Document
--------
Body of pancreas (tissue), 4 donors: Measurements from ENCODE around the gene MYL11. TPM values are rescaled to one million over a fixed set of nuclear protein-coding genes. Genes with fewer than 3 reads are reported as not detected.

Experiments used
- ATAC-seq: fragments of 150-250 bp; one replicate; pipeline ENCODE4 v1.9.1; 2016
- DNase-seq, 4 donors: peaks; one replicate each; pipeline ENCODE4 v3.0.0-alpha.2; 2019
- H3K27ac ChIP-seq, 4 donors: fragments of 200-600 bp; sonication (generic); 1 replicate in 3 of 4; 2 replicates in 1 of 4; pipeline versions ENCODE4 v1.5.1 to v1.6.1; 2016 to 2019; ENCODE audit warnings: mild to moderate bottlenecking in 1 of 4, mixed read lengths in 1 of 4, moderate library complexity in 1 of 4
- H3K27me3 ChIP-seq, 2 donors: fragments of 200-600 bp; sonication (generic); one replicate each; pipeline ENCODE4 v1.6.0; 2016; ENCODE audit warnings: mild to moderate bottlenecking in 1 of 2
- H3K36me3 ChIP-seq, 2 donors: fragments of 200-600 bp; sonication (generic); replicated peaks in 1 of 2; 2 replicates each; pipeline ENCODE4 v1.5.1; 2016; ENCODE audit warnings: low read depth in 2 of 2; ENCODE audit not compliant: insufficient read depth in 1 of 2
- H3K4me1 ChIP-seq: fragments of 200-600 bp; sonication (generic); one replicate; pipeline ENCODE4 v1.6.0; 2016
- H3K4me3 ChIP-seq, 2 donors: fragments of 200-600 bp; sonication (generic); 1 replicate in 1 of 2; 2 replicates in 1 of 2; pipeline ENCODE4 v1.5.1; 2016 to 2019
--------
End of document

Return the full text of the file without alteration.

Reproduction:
Body of pancreas (tissue), 4 donors: Measurements from ENCODE around the gene MYL11. TPM values are rescaled to one million over a fixed set of nuclear protein-coding genes. Genes with fewer than 3 reads are reported as not detected.

Experiments used
- ATAC-seq: fragments of 150-250 bp; one replicate; pipeline ENCODE4 v1.9.1; 2016
- DNase-seq, 4 donors: peaks; one replicate each; pipeline ENCODE4 v3.0.0-alpha.2; 2019
- H3K27ac ChIP-seq, 4 donors: fragments of 200-600 bp; sonication (generic); 1 replicate in 3 of 4; 2 replicates in 1 of 4; pipeline versions ENCODE4 v1.5.1 to v1.6.1; 2016 to 2019; ENCODE audit warnings: mild to moderate bottlenecking in 1 of 4, mixed read lengths in 1 of 4, moderate library complexity in 1 of 4
- H3K27me3 ChIP-seq, 2 donors: fragments of 200-600 bp; sonication (generic); one replicate each; pipeline ENCODE4 v1.6.0; 2016; ENCODE audit warnings: mild to moderate bottlenecking in 1 of 2
- H3K36me3 ChIP-seq, 2 donors: fragments of 200-600 bp; sonication (generic); replicated peaks in 1 of 2; 2 replicates each; pipeline ENCODE4 v1.5.1; 2016; ENCODE audit warnings: low read depth in 2 of 2; ENCODE audit not compliant: insufficient read depth in 1 of 2
- H3K4me1 ChIP-seq: fragments of 200-600 bp; sonication (generic); one replicate; pipeline ENCODE4 v1.6.0; 2016
- H3K4me3 ChIP-seq, 2 donors: fragments of 200-600 bp; sonication (generic); 1 replicate in 1 of 2; 2 replicates in 1 of 2; pipeline ENCODE4 v1.5.1; 2016 to 2019